Baltimore's Inner Harbor moved a step closer to expanding its popular water taxi service yesterday when one of three competing companies was chosen for exclusive contract negotiations with the city.
The winning proposal from Harbor Boating Inc., a company commonly known as Ed Kane's Water Taxi, pledged to maintain its service around the Inner Harbor and help the city seek state and federal funds to develop a broader commuter system, according to owner Cameron Kane.
The proposal states that Harbor Boating, operated by Kane, will continue as the city's sole provider of water transportation. Its partner, Living Classrooms Foundation, which ran a competing water taxi service until this year, will assist with marketing and ticket sales, provide additional job training programs and coordinate with federal and local officials to secure government funding.
Ferrying people around the harbor has been a high-profile business, attracting some 600,000 passengers a year, promoting tourist sites and generating millions of dollars.
But the water taxi business encountered trouble after a boat run by the Living Classrooms company capsized in an accident, killing five people in March. A preliminary National Transportation Safety Board report released this week found that the water shuttle was carrying 700 pounds too much weight because of outdated safety standards.
Living Classrooms settled a lawsuit with survivors this fall, announced it would no longer operate a water shuttle business and formed a strategic partnership with its former rival, now known as Harbor Boating.
Members of a joint city panel who approved the bid said Harbor Boating's long experience with passenger boat service in downtown Baltimore, its strong safety record and its ambitious but realistic plan for expansion secured their approval.
In exchange for exclusive rights to city-owned landings from Canton to Fort McHenry, Harbor Boating pledged to study the market for commuters and create a plan to attract them to the water taxi service, officials said.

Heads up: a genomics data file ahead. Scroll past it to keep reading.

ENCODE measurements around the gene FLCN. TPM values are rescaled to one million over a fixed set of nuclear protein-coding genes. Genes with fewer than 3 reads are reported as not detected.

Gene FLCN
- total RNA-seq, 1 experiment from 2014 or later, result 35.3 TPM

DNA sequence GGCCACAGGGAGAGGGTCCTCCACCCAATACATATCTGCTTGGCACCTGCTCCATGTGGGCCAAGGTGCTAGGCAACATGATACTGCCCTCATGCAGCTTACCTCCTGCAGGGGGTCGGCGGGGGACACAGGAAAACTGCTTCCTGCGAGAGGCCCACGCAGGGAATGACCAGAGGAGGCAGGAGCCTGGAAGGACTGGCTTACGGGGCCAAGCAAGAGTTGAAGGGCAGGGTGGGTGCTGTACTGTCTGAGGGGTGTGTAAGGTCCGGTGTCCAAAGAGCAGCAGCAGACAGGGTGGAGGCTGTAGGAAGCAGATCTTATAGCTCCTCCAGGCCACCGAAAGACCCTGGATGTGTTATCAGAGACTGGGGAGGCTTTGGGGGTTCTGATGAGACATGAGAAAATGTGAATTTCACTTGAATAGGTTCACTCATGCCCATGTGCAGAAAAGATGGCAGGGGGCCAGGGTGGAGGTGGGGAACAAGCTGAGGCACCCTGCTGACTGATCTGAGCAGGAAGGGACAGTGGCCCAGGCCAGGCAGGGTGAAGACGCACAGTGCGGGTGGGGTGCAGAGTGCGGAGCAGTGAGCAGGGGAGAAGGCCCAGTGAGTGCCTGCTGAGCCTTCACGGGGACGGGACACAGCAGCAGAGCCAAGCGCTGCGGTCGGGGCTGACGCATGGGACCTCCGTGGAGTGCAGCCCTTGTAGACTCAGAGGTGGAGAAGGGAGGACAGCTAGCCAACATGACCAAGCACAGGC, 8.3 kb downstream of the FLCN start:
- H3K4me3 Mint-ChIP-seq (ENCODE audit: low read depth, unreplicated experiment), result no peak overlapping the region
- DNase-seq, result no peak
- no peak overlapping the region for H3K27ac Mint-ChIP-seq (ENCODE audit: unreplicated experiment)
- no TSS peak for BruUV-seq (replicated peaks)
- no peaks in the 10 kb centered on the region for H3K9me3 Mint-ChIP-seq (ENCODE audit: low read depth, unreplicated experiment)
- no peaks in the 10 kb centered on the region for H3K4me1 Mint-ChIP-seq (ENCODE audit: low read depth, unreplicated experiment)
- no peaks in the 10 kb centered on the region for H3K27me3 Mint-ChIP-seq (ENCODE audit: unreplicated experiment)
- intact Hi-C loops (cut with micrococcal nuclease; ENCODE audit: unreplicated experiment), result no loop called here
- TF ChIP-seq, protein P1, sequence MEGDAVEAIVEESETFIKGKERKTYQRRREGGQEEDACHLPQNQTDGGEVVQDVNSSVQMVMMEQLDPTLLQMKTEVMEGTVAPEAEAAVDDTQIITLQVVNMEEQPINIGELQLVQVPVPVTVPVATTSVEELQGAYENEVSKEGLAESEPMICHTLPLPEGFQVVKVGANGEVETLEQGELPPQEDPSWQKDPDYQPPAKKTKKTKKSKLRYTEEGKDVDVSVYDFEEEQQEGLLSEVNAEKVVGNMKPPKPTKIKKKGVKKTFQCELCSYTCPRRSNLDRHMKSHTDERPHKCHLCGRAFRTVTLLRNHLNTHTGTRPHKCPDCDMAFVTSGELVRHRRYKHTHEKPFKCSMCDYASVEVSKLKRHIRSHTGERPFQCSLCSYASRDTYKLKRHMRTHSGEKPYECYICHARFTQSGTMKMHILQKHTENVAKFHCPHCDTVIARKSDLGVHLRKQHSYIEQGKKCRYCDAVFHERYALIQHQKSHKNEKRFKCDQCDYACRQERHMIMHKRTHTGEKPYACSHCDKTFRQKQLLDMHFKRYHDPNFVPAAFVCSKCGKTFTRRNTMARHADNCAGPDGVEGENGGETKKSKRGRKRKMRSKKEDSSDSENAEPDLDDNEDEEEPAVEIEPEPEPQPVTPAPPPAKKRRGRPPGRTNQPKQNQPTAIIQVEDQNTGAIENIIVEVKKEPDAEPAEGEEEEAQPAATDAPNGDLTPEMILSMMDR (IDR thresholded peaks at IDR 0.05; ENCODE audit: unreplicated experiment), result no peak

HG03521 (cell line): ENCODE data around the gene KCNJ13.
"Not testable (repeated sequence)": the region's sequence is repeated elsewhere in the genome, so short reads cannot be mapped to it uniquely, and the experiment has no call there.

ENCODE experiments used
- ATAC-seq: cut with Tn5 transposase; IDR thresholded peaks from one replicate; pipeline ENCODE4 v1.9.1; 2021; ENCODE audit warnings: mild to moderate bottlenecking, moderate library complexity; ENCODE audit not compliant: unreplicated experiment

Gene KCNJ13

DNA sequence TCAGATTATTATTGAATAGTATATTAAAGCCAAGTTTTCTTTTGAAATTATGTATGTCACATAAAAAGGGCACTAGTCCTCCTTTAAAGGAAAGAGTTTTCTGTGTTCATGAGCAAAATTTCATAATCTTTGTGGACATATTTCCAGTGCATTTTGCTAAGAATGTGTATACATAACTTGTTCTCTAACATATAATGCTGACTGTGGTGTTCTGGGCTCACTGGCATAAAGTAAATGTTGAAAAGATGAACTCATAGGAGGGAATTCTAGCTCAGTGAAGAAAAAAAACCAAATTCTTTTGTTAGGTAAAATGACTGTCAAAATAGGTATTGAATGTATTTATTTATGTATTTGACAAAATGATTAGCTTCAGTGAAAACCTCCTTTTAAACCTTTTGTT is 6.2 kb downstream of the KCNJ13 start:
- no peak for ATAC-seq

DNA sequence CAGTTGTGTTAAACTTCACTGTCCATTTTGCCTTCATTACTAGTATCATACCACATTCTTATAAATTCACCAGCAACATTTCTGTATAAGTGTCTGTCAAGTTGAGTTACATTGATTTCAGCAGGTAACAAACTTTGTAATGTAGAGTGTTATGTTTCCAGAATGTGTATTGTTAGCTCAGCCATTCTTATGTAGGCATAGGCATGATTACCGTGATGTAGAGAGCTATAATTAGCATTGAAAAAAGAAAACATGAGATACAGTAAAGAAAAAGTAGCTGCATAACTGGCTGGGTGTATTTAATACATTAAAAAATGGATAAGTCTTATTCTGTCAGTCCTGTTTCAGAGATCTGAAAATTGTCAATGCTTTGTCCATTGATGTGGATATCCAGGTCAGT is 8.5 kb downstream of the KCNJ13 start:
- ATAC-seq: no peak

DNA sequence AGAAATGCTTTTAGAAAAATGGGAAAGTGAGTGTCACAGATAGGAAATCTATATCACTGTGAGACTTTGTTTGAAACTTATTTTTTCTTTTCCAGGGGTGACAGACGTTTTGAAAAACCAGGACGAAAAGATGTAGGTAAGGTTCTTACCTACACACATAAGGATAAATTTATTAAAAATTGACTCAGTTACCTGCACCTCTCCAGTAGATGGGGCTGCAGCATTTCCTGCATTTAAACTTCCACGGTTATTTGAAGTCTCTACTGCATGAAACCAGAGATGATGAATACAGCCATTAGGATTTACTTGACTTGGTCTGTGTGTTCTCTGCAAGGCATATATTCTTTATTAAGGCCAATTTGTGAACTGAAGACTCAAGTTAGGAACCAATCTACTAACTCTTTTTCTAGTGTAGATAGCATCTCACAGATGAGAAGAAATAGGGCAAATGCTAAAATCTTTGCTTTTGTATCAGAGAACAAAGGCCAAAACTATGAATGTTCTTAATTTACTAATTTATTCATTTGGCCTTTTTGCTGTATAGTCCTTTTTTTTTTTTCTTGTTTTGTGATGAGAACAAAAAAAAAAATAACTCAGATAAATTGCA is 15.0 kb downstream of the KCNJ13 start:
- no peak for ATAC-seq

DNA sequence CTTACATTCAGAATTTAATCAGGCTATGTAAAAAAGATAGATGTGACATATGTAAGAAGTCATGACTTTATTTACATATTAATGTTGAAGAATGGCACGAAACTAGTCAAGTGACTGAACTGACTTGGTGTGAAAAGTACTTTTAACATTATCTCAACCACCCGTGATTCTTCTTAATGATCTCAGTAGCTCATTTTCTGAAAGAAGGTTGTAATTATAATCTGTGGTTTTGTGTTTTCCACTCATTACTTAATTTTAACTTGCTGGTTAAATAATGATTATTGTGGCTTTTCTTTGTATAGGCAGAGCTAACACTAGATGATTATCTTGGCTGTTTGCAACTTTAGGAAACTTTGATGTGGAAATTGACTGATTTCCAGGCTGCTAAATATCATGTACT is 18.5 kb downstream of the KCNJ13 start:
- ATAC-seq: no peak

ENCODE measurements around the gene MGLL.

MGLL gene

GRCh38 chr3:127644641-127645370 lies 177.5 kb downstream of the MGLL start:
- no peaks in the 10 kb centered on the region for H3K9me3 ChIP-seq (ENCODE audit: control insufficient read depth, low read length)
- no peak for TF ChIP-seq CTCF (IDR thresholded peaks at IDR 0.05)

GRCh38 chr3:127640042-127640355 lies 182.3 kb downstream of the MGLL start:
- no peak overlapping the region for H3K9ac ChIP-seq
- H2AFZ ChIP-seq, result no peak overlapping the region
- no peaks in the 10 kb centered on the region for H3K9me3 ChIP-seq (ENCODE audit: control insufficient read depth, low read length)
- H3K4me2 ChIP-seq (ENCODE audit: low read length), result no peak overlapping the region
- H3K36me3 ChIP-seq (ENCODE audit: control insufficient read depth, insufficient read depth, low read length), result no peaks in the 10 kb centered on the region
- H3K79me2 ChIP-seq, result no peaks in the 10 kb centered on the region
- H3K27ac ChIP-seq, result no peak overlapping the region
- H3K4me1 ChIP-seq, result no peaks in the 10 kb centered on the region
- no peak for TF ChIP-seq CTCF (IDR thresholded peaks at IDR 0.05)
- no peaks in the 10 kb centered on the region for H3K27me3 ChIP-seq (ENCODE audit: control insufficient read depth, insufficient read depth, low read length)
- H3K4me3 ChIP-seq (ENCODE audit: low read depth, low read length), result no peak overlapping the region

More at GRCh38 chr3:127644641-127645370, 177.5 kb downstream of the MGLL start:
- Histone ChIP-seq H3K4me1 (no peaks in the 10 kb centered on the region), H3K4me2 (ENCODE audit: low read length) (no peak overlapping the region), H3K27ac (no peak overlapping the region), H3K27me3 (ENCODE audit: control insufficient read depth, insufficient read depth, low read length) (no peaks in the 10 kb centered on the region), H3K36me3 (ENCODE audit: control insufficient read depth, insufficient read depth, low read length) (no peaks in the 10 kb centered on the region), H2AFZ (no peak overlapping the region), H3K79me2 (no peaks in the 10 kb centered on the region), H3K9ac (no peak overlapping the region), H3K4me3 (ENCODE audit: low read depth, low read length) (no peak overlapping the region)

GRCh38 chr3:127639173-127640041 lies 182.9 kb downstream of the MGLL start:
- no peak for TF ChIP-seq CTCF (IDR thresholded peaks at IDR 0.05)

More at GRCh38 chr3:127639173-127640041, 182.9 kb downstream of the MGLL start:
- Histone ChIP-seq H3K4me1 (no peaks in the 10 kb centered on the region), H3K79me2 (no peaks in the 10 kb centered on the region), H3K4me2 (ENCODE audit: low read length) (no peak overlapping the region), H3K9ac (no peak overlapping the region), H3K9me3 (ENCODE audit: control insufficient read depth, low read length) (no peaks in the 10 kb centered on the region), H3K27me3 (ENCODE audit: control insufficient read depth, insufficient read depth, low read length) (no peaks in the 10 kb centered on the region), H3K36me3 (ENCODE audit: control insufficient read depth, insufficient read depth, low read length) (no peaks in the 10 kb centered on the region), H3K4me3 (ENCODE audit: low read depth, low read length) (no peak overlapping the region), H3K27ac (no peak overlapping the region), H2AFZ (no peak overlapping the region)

"They have submitted a proposal that allows for the continuation of existing services around the harbor and calls for more services for commuters," said Andrew Frank, a vice president at the Baltimore Development Corp. who reviewed the competing bids. "It's a very thoughtful and specific plan."
In forming a partnership with Harbor Boating, Living Classrooms brought its substantial track record of sponsoring programs for inner-city youth, the type of civic-minded enterprise encouraged by the city contract process, Frank said.
For tourists and commuters, much of the water taxi system will look the same. Eventually the service could develop and integrate with other forms of transportation, linking future park-and-ride lots near Interstate 95 to water taxis.
The wait time between boats is expected to drop to no more than 15 minutes during operating hours, Frank said.
Kane said that her company would continue to offer a $50 yearly pass for unlimited rides on water taxis. It will continue to operate about 10 months a year, closing in January and February, she said.
But Cameron said she was unsure whether the company would change its rate of $6 per person for daily passengers.
Harbor Boating was selected by a panel from the Baltimore Development Corp. and the city's Department of Transportation to provide water taxi service in the Inner Harbor and Outer Harbor of the Patapsco River.
One losing bidder lashed out at the process yesterday, saying that the BDC wrote its bidding specifications to favor Harbor Boating over its competitors.
"We felt the fix was in from the beginning," said Ron Morgan, who once operated a water taxi service bought out by Living Classrooms.
The other unsuccessful bid came from a group spearheaded by Mary Ann Cricchio, owner of a well-known Little Italy restaurant. Her business partner on the project could not be reached for comment yesterday.
In an interview, Morgan argued that no company could compete against Harbor Boating because it was in partnership with Living Classrooms, which had exclusive docking rights at Fort McHenry, a stop required by the city. He said he plans to sue the city over the bid process.
Morgan's proposal emphasized turning the water taxi service into an attraction featuring the city's history by using 19th century-style boats and costumes for employees.
He said his company would have paid the city $150,000 a year for the contract and reduced the daily ticket from $6 to $3. Kane declined to say how much her company offered to pay the city for the right to dock her boats on city landings.
City officials said Morgan's complaints are baseless.
According to Frank, securing rights to dock at Fort McHenry was not a requirement of winning the project, as Morgan contended. Frank also said that Harbor Boating offered the most substantial plan for future water taxi service, backed by a strong financial track record.
City officials will now enter into a 60-day negotiation period with Harbor Boating for a contract. Once the contract has been made final, it must be approved by the city's Board of Estimates. The term of the contract is expected to start in March and last seven years.